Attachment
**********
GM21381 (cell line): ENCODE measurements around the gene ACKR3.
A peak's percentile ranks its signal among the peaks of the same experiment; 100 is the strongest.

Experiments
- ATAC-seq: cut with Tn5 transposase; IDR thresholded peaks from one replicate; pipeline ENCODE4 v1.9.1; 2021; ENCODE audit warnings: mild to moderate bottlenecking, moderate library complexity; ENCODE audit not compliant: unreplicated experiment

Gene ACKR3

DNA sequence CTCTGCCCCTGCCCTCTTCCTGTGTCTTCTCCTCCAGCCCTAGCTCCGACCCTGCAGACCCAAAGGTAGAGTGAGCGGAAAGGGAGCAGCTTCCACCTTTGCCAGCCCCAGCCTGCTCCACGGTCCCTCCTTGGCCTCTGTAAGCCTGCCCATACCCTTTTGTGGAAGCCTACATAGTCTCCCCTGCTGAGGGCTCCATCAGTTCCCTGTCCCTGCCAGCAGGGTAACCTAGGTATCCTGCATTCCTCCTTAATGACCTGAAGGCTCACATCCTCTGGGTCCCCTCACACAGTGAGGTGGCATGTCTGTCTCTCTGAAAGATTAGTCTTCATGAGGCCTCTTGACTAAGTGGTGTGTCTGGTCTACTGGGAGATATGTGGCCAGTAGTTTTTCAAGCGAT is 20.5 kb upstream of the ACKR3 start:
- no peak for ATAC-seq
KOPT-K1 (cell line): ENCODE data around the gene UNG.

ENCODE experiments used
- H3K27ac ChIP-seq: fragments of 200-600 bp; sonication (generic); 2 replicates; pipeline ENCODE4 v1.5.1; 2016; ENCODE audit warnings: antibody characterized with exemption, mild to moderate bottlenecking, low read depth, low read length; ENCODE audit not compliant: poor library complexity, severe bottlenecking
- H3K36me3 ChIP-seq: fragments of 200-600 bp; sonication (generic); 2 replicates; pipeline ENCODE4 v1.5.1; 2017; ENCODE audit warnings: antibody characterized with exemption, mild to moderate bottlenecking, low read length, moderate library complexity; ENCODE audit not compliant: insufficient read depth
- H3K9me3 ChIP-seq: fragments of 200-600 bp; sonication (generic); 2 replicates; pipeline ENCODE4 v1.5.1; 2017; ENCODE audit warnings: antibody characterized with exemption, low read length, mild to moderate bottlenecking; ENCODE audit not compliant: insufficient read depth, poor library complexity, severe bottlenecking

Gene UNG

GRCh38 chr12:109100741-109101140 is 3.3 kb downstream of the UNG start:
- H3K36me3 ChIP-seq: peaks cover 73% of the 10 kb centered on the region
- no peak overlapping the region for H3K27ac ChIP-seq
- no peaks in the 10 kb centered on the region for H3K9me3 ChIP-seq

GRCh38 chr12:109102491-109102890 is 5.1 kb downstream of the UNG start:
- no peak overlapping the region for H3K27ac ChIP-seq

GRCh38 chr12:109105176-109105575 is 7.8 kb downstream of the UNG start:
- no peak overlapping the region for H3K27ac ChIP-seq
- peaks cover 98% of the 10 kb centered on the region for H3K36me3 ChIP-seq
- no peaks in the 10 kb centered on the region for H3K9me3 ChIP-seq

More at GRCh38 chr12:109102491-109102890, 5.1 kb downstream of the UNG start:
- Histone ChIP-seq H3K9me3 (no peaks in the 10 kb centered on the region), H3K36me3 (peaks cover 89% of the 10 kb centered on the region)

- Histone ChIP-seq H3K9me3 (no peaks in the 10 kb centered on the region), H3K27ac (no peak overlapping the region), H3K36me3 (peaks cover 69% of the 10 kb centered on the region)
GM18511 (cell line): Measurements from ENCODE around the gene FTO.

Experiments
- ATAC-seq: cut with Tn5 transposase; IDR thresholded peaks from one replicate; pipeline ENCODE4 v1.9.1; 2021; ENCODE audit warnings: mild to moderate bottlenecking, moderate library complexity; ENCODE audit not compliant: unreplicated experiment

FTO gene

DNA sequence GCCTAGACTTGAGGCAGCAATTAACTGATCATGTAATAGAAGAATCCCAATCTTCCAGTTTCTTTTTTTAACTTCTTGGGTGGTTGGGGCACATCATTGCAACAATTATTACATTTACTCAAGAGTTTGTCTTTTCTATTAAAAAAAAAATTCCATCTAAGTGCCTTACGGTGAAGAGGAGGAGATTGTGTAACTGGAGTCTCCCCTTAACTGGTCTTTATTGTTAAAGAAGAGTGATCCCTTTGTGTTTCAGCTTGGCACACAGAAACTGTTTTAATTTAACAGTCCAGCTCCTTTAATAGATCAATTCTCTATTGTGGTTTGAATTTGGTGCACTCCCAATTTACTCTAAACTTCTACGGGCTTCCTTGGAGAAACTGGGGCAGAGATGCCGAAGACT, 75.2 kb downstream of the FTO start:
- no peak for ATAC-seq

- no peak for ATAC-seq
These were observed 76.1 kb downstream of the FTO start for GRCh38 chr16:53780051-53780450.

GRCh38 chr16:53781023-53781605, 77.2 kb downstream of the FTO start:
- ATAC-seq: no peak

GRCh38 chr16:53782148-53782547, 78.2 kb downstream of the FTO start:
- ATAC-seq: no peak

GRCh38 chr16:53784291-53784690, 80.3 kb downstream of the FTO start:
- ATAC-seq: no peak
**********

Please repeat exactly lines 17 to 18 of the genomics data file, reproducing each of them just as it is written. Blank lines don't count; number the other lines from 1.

- no peaks in the 10 kb centered on the region for H3K9me3 ChIP-seq

GRCh38 chr12:109102491-109102890 is 5.1 kb downstream of the UNG start: